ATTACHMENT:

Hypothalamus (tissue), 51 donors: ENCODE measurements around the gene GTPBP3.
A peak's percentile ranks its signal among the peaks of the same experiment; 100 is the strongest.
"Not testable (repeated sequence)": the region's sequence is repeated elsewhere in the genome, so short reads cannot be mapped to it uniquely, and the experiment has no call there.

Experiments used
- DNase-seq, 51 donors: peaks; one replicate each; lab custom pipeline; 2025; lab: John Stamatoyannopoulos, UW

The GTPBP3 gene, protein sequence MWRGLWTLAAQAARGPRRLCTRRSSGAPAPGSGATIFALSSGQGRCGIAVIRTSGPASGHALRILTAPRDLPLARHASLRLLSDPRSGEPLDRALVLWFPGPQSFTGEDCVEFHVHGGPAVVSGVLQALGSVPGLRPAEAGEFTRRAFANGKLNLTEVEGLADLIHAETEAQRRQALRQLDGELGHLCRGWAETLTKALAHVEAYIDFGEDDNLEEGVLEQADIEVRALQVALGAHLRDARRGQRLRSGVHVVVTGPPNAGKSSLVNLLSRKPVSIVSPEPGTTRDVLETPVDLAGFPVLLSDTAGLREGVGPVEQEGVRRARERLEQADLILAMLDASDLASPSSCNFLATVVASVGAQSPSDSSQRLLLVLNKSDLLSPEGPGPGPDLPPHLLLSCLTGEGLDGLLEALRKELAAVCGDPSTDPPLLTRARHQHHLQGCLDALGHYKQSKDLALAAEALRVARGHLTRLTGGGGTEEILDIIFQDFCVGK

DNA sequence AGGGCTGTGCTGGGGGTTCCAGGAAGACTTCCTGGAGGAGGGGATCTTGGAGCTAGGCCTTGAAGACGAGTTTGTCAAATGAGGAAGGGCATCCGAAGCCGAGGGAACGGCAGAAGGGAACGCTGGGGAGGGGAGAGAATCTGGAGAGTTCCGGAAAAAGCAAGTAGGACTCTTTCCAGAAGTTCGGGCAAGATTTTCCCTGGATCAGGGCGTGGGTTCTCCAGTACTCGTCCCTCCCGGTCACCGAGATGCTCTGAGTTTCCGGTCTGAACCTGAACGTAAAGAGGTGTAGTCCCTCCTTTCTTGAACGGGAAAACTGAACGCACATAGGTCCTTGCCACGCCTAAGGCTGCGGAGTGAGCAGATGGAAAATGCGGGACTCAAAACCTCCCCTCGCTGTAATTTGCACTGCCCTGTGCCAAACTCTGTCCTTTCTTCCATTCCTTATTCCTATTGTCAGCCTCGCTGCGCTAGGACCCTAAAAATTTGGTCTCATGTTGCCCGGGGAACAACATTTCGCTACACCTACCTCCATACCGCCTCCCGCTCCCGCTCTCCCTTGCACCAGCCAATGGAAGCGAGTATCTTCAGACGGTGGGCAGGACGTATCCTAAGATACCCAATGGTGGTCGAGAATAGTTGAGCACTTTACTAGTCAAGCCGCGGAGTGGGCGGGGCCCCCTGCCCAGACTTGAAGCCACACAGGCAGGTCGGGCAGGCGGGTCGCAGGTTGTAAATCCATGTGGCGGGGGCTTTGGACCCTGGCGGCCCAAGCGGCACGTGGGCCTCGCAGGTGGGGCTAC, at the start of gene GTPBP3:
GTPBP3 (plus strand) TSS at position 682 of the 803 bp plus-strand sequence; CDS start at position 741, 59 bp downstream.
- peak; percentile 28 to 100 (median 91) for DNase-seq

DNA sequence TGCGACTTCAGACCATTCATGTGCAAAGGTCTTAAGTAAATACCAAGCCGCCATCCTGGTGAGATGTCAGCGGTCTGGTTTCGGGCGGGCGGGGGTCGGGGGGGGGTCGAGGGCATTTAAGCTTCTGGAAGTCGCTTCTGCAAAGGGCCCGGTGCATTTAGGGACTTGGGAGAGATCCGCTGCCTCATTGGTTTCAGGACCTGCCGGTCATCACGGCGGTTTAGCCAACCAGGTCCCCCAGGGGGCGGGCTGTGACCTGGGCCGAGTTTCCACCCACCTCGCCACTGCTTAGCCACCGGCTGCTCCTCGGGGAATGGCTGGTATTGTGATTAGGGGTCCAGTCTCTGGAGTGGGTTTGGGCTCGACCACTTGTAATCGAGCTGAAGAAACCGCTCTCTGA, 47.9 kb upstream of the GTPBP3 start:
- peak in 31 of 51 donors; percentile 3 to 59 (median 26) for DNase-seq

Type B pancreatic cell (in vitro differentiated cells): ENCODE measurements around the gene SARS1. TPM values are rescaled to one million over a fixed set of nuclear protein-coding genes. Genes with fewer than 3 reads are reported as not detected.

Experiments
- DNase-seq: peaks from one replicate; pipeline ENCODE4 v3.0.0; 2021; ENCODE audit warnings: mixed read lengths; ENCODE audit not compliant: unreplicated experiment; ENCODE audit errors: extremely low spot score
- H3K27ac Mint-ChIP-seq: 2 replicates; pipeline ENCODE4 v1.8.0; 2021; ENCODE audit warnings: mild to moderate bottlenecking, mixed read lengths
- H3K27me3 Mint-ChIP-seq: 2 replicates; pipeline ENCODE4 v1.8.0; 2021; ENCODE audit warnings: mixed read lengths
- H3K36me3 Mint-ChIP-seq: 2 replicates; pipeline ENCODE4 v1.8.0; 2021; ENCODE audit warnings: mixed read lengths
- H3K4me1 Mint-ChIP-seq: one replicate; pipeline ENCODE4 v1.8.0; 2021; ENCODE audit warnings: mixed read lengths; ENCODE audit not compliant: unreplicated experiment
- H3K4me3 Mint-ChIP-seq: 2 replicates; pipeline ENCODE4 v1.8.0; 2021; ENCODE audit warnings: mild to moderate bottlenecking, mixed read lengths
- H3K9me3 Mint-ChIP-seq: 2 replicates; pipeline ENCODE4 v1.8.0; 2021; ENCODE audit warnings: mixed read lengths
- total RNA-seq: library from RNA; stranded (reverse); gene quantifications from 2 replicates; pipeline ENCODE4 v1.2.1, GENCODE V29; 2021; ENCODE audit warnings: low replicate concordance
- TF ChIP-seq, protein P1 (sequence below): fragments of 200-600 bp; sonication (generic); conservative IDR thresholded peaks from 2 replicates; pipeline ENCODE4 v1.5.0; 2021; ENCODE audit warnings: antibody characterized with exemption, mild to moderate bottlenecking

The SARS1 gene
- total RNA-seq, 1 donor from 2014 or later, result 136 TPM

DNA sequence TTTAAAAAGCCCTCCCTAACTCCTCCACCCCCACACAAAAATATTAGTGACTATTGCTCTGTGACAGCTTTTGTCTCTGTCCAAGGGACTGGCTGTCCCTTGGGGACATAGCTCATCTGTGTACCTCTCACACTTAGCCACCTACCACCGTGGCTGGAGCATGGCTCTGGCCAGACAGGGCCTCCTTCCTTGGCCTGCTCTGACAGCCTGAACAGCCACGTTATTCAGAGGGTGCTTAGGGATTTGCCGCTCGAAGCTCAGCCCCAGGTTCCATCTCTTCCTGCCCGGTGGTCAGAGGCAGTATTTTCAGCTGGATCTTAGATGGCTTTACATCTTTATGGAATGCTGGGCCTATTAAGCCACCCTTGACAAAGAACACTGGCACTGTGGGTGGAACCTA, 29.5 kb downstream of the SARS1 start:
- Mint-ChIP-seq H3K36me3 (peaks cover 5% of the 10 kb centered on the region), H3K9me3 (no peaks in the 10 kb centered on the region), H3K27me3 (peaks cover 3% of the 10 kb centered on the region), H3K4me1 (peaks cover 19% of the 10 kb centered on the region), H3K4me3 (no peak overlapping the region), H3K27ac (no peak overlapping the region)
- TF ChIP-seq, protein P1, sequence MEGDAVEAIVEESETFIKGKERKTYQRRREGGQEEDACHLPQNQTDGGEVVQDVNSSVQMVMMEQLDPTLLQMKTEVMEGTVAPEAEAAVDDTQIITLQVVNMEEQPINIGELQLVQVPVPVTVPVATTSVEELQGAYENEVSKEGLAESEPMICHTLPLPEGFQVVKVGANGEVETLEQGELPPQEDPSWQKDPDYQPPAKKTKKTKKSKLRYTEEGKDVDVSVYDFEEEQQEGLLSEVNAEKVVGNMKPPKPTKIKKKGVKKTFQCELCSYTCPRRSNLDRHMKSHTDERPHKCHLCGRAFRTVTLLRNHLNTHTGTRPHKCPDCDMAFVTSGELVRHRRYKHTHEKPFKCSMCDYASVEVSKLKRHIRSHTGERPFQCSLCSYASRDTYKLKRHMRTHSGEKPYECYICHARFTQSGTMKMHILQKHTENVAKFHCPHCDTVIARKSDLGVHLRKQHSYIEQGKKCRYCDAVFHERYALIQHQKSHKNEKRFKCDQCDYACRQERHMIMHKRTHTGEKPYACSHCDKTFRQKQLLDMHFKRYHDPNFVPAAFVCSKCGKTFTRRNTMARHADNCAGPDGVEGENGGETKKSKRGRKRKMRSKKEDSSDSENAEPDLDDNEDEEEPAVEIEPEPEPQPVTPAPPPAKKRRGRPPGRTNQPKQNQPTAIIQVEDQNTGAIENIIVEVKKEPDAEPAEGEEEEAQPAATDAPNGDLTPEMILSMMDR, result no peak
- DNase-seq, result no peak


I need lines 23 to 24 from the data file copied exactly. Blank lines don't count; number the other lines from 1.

The SARS1 gene
- total RNA-seq, 1 donor from 2014 or later, result 136 TPM